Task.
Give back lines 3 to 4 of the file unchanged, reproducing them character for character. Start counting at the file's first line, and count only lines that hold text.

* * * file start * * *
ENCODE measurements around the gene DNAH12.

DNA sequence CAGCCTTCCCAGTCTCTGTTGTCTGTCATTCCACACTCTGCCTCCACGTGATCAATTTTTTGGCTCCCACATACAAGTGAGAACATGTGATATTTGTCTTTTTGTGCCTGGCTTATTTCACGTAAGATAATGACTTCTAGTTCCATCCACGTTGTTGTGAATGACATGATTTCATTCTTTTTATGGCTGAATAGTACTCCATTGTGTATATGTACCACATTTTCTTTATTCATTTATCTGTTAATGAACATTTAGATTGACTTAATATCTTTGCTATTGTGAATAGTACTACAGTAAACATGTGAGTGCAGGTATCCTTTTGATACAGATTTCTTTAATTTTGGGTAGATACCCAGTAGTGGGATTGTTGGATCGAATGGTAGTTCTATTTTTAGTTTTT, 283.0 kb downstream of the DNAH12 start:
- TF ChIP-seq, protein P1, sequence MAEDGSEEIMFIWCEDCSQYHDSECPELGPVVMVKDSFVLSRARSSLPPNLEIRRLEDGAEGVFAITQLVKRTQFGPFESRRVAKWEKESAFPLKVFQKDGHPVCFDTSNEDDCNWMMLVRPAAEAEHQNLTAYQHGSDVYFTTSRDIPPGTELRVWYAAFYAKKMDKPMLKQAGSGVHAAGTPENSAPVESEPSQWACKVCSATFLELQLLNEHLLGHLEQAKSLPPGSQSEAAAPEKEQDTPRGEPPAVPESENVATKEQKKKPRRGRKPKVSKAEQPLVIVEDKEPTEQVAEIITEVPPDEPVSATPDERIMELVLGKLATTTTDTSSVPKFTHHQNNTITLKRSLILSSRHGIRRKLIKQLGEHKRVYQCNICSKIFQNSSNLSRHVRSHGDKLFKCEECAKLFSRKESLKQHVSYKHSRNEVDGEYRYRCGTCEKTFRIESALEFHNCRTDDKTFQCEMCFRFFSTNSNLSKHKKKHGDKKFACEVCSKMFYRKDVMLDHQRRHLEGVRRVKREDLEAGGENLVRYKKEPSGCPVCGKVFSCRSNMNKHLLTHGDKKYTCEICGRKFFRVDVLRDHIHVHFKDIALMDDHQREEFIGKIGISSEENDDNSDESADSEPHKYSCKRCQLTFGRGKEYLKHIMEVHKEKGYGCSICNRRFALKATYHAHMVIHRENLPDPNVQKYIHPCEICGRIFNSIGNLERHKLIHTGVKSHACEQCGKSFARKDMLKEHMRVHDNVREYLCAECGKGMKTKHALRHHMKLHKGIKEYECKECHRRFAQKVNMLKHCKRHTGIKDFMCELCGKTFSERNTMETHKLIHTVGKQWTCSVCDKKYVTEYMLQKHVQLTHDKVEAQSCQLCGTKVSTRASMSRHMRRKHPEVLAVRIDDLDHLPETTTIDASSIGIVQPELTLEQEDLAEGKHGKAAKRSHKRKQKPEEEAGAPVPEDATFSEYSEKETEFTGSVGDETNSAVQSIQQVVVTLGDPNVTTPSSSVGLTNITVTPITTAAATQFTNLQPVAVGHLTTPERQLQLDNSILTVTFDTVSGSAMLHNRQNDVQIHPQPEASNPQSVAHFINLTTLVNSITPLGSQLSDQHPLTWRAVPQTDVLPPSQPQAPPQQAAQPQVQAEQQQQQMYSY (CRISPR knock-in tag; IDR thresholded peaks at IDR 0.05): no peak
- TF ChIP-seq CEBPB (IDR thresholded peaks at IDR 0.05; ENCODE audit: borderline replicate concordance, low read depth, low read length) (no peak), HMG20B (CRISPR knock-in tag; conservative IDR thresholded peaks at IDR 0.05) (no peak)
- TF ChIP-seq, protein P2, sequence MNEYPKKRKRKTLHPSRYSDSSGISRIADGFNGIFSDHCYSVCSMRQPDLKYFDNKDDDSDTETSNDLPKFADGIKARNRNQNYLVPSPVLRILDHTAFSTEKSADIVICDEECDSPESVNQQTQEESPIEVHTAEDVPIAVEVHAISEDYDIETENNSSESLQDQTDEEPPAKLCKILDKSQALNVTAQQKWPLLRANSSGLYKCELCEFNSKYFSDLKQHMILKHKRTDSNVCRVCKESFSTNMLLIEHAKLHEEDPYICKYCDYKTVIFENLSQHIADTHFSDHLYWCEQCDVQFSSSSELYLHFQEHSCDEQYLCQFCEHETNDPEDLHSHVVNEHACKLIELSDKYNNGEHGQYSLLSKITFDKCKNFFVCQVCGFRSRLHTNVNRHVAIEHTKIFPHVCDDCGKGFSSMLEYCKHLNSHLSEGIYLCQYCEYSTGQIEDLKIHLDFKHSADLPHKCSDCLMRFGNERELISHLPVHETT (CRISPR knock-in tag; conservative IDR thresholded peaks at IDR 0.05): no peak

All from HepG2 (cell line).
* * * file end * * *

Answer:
- TF ChIP-seq, protein P1, sequence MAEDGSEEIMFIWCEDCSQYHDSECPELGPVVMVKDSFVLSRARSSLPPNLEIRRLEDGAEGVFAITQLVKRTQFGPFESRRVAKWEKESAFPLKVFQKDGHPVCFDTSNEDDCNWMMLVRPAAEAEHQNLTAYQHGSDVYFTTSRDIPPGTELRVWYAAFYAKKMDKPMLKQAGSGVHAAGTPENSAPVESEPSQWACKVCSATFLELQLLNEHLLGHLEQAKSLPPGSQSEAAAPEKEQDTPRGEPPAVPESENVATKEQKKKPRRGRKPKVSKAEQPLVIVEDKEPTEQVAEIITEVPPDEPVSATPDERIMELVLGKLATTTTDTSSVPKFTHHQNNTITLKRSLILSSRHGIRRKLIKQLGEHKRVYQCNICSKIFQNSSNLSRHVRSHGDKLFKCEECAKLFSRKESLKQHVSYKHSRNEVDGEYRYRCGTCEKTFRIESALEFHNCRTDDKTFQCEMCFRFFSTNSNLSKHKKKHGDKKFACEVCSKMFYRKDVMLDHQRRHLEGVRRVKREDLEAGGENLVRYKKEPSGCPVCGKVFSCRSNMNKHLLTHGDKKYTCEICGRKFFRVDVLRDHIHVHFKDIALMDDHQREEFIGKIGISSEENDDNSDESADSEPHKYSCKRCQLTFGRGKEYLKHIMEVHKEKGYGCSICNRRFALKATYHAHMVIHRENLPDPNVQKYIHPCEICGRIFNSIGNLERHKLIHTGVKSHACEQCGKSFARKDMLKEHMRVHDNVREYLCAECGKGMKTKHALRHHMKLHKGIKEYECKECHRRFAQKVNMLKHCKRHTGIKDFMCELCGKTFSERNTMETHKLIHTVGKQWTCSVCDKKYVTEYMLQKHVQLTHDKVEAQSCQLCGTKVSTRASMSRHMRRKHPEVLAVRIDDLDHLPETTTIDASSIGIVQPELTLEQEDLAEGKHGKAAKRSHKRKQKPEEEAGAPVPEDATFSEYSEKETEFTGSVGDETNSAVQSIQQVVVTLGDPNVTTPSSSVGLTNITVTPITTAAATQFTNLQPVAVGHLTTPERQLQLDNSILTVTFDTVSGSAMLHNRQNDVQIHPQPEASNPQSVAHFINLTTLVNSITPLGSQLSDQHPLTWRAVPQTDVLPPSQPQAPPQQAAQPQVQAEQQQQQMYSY (CRISPR knock-in tag; IDR thresholded peaks at IDR 0.05): no peak
- TF ChIP-seq CEBPB (IDR thresholded peaks at IDR 0.05; ENCODE audit: borderline replicate concordance, low read depth, low read length) (no peak), HMG20B (CRISPR knock-in tag; conservative IDR thresholded peaks at IDR 0.05) (no peak)